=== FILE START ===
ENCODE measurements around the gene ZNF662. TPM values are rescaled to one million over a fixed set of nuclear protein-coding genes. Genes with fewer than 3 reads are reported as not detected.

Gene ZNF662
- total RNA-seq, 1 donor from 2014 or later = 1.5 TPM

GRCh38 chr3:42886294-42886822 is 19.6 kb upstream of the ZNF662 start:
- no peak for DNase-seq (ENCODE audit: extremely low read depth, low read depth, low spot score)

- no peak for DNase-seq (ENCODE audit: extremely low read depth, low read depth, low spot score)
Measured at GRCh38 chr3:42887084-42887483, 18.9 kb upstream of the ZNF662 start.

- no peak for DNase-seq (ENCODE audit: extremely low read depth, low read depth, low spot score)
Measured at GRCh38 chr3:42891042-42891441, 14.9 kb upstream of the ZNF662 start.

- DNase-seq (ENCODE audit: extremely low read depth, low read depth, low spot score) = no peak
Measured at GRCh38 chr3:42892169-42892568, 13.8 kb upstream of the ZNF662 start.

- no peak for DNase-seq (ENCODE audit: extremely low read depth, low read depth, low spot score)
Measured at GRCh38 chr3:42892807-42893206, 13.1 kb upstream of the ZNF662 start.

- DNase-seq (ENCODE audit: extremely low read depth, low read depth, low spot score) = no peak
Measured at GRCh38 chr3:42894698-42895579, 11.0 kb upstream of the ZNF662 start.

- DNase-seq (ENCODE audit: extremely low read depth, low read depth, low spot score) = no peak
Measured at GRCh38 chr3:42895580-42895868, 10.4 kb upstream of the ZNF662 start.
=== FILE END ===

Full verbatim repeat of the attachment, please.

ENCODE measurements around the gene ZNF662. TPM values are rescaled to one million over a fixed set of nuclear protein-coding genes. Genes with fewer than 3 reads are reported as not detected.

Gene ZNF662
- total RNA-seq, 1 donor from 2014 or later = 1.5 TPM

GRCh38 chr3:42886294-42886822 is 19.6 kb upstream of the ZNF662 start:
- no peak for DNase-seq (ENCODE audit: extremely low read depth, low read depth, low spot score)

- no peak for DNase-seq (ENCODE audit: extremely low read depth, low read depth, low spot score)
Measured at GRCh38 chr3:42887084-42887483, 18.9 kb upstream of the ZNF662 start.

- no peak for DNase-seq (ENCODE audit: extremely low read depth, low read depth, low spot score)
Measured at GRCh38 chr3:42891042-42891441, 14.9 kb upstream of the ZNF662 start.

- DNase-seq (ENCODE audit: extremely low read depth, low read depth, low spot score) = no peak
Measured at GRCh38 chr3:42892169-42892568, 13.8 kb upstream of the ZNF662 start.

- no peak for DNase-seq (ENCODE audit: extremely low read depth, low read depth, low spot score)
Measured at GRCh38 chr3:42892807-42893206, 13.1 kb upstream of the ZNF662 start.

- DNase-seq (ENCODE audit: extremely low read depth, low read depth, low spot score) = no peak
Measured at GRCh38 chr3:42894698-42895579, 11.0 kb upstream of the ZNF662 start.

- DNase-seq (ENCODE audit: extremely low read depth, low read depth, low spot score) = no peak
Measured at GRCh38 chr3:42895580-42895868, 10.4 kb upstream of the ZNF662 start.